Health + Behavior

For adults with autism, learning social skills – and finding love

Book for educators aims to help those with the disorder establish meaningful friendships and romantic relationships

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Elizabeth Laugesen
UCLA

Assistant Professor Elizabeth Laugeson says that although autism is usually associated with children, the disorder does not go away with age. “It’s a lifelong disorder.”

A new book by a UCLA professor addresses a situation most of us have endured at some point in our lives — social awkwardness. Perhaps it was first-date angst, or a party where everybody seems to know everybody else, except you. Or a work conference you’ve come to late where everybody is already chatting away.

For most of us it’s a brief, uncomfortable moment that passes. For adults with autism, it’s an enduring part of their lives. That’s the group Elizabeth Laugeson, a UCLA assistant clinical professor of psychiatry, aims to help. Laugeson is the co-founder and developer of the UCLA PEERS Clinic, or Program for the Education and Enrichment of Relational Skills, the only research-supported treatment programs for improving social skills for preschoolers, adolescents and young adults with autism. Her book, “PEERS for Young Adults,” is based on the success of that program.

“Autism is generally associated with children, but the disorder doesn’t go away with age,” Laugeson said. “It’s a lifelong disorder.” She cites a recent CNN story about a woman diagnosed with autism at the age of 47, who in hindsight now recognizes how the disorder shaped her whole life.

Autism is characterized by challenges with social skills and communication, Laugeson said. “For a child, that makes it hard to fit in, to make friends and ‘belong,’” she said. “The same holds true for an adult with autism, although it’s not just making friends, but finding and keeping a job, dating and maintaining long-term romantic relationships.”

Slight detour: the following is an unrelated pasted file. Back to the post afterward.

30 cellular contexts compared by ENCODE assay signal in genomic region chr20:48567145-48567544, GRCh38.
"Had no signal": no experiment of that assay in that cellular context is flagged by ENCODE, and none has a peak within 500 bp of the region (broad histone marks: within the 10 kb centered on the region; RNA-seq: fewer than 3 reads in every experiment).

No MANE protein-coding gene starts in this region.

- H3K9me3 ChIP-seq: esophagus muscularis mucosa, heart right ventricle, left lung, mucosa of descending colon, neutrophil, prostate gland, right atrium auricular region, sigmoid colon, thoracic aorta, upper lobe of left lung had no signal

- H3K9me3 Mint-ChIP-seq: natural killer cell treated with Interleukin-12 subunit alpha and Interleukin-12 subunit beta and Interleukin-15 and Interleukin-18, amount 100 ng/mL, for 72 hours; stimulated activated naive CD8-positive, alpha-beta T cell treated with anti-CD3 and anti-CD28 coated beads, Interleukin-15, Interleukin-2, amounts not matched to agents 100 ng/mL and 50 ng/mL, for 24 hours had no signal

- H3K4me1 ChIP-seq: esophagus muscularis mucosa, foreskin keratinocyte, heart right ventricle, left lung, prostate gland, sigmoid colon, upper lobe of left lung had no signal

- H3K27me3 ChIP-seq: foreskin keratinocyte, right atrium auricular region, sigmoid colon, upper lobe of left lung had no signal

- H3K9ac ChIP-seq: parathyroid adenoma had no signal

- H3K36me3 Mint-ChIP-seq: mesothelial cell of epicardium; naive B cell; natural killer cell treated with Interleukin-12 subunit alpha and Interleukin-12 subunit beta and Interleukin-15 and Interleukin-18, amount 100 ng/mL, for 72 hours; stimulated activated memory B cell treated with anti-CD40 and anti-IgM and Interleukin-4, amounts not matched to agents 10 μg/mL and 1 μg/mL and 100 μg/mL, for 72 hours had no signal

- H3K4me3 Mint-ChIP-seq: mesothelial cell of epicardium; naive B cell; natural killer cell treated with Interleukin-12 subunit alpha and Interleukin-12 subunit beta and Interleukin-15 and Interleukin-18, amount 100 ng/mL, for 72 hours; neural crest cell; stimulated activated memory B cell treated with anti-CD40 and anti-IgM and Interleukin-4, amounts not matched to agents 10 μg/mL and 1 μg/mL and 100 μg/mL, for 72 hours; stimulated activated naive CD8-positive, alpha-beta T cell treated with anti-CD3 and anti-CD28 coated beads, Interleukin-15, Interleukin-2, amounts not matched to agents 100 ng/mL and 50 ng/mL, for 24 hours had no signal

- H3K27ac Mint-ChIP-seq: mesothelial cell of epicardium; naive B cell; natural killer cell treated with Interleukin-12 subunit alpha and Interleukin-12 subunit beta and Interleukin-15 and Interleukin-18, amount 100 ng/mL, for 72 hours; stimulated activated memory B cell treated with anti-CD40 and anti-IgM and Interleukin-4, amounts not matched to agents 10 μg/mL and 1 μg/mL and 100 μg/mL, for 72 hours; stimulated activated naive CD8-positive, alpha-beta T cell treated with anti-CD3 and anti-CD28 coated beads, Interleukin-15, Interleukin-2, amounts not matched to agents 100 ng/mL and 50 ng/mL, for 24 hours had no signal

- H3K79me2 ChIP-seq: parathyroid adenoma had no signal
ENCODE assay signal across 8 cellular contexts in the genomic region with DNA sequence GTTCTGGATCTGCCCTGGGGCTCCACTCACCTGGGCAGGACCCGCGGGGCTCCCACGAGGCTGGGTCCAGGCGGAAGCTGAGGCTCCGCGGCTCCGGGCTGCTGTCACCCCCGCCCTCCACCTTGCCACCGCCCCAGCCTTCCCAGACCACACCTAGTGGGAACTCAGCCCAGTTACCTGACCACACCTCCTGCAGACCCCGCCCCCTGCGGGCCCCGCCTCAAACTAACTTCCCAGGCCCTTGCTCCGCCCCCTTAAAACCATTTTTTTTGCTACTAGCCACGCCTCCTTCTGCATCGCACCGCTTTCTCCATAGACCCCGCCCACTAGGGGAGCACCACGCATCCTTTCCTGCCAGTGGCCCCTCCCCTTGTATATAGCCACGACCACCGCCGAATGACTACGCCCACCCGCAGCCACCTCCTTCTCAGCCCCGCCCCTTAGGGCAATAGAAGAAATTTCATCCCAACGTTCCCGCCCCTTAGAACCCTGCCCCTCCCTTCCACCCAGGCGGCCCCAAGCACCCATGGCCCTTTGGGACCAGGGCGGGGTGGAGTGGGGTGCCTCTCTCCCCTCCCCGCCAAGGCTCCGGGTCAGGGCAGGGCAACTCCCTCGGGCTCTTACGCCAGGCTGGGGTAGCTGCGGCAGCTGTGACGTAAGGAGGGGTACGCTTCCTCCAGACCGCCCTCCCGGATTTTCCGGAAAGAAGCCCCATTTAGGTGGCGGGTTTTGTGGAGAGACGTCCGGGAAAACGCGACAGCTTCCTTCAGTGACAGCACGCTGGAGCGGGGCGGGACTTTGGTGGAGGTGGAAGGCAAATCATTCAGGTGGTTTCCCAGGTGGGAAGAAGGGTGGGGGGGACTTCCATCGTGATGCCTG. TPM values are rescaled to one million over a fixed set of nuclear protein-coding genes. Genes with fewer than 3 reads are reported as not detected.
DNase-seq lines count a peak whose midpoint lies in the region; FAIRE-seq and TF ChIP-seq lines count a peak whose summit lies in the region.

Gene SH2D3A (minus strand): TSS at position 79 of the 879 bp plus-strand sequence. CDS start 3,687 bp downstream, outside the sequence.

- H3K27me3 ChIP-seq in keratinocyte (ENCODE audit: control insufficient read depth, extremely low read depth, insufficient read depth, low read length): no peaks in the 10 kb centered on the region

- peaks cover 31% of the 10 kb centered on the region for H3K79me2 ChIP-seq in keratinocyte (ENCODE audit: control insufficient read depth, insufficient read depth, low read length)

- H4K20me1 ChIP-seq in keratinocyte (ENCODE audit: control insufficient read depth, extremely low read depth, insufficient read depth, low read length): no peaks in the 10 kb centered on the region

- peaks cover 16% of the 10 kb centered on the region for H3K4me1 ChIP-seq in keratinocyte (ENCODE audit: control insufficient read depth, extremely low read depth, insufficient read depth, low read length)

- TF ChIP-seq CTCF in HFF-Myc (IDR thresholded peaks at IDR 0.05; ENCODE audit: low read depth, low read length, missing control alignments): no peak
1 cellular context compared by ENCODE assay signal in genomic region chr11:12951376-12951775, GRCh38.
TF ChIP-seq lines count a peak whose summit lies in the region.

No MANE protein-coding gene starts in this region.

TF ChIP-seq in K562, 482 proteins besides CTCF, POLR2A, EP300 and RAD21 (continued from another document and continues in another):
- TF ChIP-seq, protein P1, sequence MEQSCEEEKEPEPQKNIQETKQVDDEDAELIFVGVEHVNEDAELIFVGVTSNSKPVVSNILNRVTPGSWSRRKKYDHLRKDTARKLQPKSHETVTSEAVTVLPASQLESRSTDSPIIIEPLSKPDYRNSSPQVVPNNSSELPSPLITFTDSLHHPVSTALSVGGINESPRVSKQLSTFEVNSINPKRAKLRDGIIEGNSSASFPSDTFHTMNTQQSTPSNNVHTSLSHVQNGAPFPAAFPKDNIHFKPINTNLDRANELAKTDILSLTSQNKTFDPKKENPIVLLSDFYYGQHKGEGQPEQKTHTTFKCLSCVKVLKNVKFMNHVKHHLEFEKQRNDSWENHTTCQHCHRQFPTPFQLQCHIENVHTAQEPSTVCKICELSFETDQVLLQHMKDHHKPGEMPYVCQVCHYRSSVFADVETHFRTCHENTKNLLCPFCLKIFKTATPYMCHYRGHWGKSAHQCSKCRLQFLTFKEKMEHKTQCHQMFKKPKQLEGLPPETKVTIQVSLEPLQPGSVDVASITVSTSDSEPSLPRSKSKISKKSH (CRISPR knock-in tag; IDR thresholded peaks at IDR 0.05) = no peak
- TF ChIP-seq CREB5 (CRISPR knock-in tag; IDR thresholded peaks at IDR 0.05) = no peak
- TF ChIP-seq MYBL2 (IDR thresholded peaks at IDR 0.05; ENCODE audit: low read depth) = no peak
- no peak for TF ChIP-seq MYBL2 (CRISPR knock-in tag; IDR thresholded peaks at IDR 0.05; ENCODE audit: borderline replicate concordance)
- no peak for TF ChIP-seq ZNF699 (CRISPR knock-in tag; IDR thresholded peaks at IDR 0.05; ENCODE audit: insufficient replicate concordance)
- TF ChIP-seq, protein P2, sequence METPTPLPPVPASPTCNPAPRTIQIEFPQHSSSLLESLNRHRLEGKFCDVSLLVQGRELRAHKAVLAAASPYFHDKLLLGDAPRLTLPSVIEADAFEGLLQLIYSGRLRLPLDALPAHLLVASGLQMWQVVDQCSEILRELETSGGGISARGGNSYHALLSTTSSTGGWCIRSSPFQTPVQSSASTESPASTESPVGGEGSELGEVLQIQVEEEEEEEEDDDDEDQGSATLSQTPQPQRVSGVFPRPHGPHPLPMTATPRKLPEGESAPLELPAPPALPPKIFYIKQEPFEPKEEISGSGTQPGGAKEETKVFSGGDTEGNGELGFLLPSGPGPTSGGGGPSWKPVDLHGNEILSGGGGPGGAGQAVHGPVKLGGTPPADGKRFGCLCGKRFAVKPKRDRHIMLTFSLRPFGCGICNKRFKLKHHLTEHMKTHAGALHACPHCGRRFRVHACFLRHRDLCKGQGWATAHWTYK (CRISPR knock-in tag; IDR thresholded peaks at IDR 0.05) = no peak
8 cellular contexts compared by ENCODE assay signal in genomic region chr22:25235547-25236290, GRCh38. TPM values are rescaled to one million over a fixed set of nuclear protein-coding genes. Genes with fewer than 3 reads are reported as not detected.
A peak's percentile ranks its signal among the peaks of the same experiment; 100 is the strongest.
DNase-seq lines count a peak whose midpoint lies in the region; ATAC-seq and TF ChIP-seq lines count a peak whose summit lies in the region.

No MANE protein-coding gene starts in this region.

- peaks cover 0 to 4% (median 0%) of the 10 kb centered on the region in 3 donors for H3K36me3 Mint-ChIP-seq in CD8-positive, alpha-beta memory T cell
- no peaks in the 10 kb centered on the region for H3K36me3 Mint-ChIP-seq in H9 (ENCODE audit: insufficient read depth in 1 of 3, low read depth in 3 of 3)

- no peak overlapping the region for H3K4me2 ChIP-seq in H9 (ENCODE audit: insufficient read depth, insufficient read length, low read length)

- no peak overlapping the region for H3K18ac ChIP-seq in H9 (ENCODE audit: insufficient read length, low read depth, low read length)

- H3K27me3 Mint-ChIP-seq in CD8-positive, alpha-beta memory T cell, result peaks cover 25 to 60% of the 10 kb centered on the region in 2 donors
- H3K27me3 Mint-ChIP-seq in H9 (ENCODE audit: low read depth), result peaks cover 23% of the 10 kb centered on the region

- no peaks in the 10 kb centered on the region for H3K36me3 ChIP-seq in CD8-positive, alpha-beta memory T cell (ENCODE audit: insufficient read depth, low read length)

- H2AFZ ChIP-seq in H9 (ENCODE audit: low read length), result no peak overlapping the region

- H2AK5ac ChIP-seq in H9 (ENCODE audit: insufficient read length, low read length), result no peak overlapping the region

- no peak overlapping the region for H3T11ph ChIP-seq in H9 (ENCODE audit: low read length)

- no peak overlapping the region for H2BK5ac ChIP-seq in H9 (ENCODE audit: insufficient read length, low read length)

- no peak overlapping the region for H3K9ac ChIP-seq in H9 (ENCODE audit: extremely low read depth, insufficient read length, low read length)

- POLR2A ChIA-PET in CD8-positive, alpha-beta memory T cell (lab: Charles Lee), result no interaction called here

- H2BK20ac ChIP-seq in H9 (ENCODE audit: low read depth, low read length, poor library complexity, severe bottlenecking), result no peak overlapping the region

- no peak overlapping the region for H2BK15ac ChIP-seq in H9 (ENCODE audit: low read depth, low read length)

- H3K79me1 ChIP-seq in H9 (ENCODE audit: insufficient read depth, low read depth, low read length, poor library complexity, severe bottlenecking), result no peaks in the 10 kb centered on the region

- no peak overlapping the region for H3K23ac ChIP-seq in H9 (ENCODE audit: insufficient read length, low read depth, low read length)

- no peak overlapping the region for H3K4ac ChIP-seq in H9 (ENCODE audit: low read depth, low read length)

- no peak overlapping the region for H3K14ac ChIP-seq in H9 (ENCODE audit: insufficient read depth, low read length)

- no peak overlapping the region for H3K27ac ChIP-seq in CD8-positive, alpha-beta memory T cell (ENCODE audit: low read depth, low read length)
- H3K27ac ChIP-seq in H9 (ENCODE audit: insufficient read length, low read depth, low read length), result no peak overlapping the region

The book is geared for mental health professionals and educators to use in helping adults with autism, Laugeson said, and addresses a common complaint. “The social world lacks a ‘manual,’ and most of us learn through trial and error over time how to adapt to various social situations,” she said.

But the rules governing that world are complex, subtle and implicit, and are often missed by autistic adults. “PEERS for Young Adults” describes the steps necessary for autistic adults to make and keep friends and develop romantic relationships. Her book is a step-by-step manual for how to navigate through various social interactions. It contains 16 sessions, including homework assignments and practice/rehearsal tips. It also requires participation by a coach — a caregiver, friend, sibling or parent — who acts as a social coach in the real world.

“Having a coach reinforces what the book teaches,” Laugeson said.

The book gets down to specifics. How do you ask someone on a date? How do you let someone know you’re interested? How do you carefully plan a date — who will be there, what you plan to do, when, where and how you will make it happen.

For example, the book covers how to flirt with your eyes.

“People who have trouble with social communication misunderstand. They’ll be attracted to someone and instead of glancing at them and making brief eye contact, they’ll stare, hard, with a big grin on their face,” Laugeson said. “It’s unintentional, of course, but can be seen as creepy.”

The book teaches them, literally, the proper steps to take — a brief glance, initial eye contact, slight smile (no teeth!), look away, repeat.

Brief role-playing videos demonstrate the correct and incorrect ways to “flirt with the eyes”:

► Good example of flirting with the eyes.

► Bad example of flirting with the eyes.

The book is an outgrowth of the PEERS program, which teaches relational skills backed by peer-reviewed research. It uses the same concrete rules and steps as taught in the book. It is one of the few social skills interventions to be adopted by practitioners worldwide — it’s now taught in more than 25 countries, while the PEERS manual has been translated into more than a dozen languages.

The PEERS for Adolescents program is geared for teenagers with autism and other social challenges, and involves group classes, role-playing demonstrations, rehearsals to practice newly learned social skills and homework assignments to make sure the skills are working for adults.

“This book is intended as a practical, hands-on manual. We’ve shown through our research that social skills can be learned, in much the same way people can learn a foreign language,” Laugeson said. “PEERS for Young Adults” is published by academic publisher Routledge. 

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